Ask any New Yorker to pick a favorite season and odds are good the answer will be fall. Temperatures are reasonable, apples are ripe for picking, the trees put on a show. And while Central Parkis lovely in autumn, most locals try to escape the city at least once to take in the majestic scenery of the Hudson River Valley.
You can make the drive yourself by car. But an easy Metro-North train ride from Midtown will put you in close proximity to plenty of scenic excursions. Here are a few of the best, starting with an easy stroll and working up to an intense hike.
Poughkeepsie: The Walkway Over the Hudson
This structure opened in 1889 as the Poughkeepsie-Highland Railroad Bridge. In 2009 — reconstructed after a 1974 fire destroyed the tracks — it was reborn as the Walkway Over the Hudson State Historic Park. A bit more than a mile long, the ADA-compliant linear park boasts views up and down the Hudson River, north to the Catskill Mountains and south to Hudson Highlands State Park. It’s the longest elevated pedestrian bridge in the world and an easy walk from the Poughkeepsie train station. Afterward, celebrate making it across by savoring delicious cheese samples and fresh homemade ice cream at Sprout Creek Farm, a working dairy that’s a short drive away.
Don’t have a car? Dutchess County Tourism offers a Farm Fresh Tour in conjunction with Metro-North. Shuttle buses will pick you up from the train and transport you to nearby sights: a village for lunch, an orchard for apple picking, a sheep and wool farm for shopping or a local distillery or vineyard for a tasting.
Garrison: Arden Point
More of a walk than a hike, the relatively flat trail to Arden Point in Hudson Highlands State Park doesn’t gain a lot of elevation. Instead, it takes you to the banks of the Hudson and boasts impressive views of the fortress-like West Point United States Military Academy.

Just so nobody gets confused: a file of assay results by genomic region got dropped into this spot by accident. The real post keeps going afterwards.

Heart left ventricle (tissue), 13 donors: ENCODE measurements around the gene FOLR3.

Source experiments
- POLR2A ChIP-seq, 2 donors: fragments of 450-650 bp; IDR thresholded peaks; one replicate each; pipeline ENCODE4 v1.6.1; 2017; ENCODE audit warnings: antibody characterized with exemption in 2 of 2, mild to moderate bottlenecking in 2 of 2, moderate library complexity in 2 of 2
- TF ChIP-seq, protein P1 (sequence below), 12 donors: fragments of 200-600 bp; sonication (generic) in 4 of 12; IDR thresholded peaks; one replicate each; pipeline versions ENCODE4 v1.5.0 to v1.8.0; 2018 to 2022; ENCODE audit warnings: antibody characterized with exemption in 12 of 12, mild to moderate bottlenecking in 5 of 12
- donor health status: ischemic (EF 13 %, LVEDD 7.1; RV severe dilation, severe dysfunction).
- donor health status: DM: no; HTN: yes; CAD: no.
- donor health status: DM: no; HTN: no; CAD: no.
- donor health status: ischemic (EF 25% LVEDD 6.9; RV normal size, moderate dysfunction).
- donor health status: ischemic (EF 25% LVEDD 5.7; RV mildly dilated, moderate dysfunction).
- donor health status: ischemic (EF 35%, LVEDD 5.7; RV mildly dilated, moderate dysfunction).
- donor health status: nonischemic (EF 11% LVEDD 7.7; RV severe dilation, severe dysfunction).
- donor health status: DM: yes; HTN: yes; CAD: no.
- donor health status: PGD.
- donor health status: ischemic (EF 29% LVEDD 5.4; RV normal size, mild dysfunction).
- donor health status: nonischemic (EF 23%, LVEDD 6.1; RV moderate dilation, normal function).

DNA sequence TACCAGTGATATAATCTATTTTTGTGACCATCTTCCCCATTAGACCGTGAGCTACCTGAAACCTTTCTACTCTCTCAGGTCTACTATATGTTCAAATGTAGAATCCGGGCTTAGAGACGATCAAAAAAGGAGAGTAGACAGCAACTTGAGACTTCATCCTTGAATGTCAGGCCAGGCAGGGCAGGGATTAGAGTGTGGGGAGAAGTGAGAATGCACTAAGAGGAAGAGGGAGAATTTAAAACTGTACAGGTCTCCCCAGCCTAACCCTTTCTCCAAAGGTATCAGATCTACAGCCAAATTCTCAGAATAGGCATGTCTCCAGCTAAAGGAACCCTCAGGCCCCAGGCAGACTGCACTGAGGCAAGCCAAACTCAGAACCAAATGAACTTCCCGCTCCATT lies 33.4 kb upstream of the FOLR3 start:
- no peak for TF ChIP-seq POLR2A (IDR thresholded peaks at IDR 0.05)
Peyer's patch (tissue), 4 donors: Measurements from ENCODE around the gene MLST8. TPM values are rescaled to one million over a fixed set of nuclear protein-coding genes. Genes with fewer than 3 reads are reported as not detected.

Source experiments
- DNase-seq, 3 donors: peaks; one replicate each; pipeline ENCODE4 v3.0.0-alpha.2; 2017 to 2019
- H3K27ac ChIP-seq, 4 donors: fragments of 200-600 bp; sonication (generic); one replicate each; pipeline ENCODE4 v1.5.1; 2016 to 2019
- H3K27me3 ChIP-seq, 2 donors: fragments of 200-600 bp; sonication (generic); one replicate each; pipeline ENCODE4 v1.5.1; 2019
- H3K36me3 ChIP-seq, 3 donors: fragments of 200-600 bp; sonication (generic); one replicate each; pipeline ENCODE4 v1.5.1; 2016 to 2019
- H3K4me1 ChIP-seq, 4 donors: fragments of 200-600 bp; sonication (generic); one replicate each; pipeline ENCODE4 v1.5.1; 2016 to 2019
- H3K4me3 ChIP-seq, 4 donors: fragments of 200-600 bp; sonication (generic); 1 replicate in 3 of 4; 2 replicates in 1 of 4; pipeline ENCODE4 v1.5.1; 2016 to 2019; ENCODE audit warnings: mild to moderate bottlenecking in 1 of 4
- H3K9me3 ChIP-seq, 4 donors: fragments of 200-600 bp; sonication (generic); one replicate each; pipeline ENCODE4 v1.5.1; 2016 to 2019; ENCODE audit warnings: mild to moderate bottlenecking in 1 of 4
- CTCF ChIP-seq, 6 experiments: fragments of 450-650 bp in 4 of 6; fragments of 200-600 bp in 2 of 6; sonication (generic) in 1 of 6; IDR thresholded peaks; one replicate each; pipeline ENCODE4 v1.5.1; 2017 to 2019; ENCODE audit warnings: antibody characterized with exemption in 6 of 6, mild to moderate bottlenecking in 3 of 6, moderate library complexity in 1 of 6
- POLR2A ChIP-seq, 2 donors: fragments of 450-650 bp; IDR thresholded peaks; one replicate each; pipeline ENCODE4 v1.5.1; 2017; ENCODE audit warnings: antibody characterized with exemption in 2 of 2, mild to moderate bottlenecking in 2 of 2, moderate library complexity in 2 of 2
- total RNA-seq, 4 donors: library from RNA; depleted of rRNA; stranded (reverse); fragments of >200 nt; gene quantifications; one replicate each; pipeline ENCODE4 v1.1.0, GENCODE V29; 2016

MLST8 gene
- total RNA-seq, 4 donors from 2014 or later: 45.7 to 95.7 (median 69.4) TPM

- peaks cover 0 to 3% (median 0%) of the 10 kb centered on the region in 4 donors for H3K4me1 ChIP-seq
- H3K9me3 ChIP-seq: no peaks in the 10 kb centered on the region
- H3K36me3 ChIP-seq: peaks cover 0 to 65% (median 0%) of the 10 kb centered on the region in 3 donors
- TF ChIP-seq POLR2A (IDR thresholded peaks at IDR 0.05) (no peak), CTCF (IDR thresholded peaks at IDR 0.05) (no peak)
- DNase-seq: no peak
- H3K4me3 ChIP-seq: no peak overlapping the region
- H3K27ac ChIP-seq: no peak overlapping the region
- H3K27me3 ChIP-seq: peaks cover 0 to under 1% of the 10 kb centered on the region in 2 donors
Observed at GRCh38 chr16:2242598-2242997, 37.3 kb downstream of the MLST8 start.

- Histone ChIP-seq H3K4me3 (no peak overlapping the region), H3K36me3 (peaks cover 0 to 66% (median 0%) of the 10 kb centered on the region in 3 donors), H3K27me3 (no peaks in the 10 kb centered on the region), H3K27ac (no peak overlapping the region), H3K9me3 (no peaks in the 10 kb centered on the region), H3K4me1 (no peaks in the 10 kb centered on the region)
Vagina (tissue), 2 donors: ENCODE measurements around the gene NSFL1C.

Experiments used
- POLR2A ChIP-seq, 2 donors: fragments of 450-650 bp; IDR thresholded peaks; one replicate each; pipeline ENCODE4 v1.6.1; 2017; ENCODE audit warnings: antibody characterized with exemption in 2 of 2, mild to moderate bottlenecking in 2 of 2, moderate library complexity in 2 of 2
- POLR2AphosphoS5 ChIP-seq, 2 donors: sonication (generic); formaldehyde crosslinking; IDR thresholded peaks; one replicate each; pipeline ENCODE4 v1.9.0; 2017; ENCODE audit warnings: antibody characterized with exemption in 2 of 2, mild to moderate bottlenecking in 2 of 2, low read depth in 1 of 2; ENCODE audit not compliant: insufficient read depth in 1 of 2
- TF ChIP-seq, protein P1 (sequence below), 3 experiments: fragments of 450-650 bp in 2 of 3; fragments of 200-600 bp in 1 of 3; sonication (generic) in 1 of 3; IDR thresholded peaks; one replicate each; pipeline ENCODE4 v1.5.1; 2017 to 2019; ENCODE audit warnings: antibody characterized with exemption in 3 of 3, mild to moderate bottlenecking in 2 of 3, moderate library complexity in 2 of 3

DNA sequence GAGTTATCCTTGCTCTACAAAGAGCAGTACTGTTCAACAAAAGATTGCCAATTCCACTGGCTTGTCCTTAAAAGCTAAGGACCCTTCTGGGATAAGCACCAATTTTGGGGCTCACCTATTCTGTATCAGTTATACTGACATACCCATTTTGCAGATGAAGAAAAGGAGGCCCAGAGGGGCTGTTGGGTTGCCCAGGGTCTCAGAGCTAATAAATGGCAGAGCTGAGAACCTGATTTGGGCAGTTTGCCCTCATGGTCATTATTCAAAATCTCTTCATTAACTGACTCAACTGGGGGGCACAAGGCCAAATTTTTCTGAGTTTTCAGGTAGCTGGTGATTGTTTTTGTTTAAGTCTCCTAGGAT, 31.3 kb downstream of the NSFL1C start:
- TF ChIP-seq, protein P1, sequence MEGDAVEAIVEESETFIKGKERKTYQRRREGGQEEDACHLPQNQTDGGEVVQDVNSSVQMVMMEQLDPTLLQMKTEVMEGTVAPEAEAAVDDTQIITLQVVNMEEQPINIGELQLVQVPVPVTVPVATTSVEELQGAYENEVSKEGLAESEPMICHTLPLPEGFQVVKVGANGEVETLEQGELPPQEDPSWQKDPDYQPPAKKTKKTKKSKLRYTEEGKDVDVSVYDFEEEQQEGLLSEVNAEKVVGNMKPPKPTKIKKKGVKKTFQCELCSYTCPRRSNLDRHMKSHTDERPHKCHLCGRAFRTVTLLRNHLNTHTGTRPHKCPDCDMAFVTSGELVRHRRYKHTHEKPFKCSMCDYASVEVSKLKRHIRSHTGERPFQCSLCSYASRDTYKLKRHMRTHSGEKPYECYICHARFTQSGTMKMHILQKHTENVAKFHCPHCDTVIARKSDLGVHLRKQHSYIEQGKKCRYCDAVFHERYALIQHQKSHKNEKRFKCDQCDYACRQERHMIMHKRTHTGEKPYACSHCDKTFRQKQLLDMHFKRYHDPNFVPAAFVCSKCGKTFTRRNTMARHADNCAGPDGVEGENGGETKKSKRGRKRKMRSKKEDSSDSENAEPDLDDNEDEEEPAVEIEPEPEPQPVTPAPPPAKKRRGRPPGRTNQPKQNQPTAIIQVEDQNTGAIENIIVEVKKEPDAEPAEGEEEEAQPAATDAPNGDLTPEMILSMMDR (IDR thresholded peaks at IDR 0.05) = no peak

At the trailhead, you’ll notice colored discs (or blazes) affixed to the trees; follow these trail markers to make sure you’re heading in the right direction. From the Garrison train station, take the blue-blazed trail across the tracks to its intersection with a red-blazed trail that you can follow throughout the point. The path offers excellent views from several flat rock outcroppings or from a gazebo later down the line. If you go far enough, you’ll also come across the site of the dock Benedict Arnold used to flee American troops during the Revolutionary War. Then you can follow his escape route on old Beverly Dock Road.
Tuxedo: Harriman State Park
Don’t be confused by the New Jersey Transit train you’ll take to get to Harriman State Park; its miles of trails are all located in the southern tip of New York state. Take the wide, blue-blazed path for a leisurely walk in the woods or follow the white rectangles to join a section of the legendary Appalachian Trail. If you’re truly adventurous, tackle a section of Bear Mountain in adjacent Bear Mountain State Park. (Note: You’ll need to drive to get to that trailhead.) If you’re lucky, you’ll spot only a few other hikers on the sun-dappled trail and have the woods to yourself for most of the day.
There are plenty of trails to choose from in Harriman State Park, and it can be easy to make a wrong turn. Be sure to pick up or download a trail map before you make the trip.
Cold Spring: Bull Hill
If you’re riding the Metro-North Hudson Line north on a fall weekend morning, don’t be surprised if your train car empties out at Cold Spring. This popular stop for leaf-peeping hikers offers both the Breakneck Ridge trail (a seriously challenging endeavor, complete with some rock scrambling) as well as the Bull Hill hike, which offers spectacular vistas despite its slightly less-steep grades. Post-hike, reward yourself with a stroll along the beach at Little Stony Point and stop at one of the cute cafes on the main street for a well-earned bite to eat.
Beacon: Mount Beacon
Don’t take the “Mount” in Mount Beacon lightly. You will definitely feel like you climbed a mountain at the end of a day, but it’s well worth it for the sweeping views. The trailhead is a short cab ride from the train station. Once you get there, you will ascend roughly 200 stairs before following a steep trail up to the ruins of an old casino overlooking the Hudson. There’s a great ridge there for soaking in the views, or you can continue up to the old fire tower. The climb up the rickety steps isn’t for the faint of heart, but you’ll be rewarded with a view of fall foliage for miles across the rolling hills. Treat yourself to a stop at the excellent nearby Hudson Valley Brewery, a short walk from the trailhead, before you head back to the train — and the reality of New York City.
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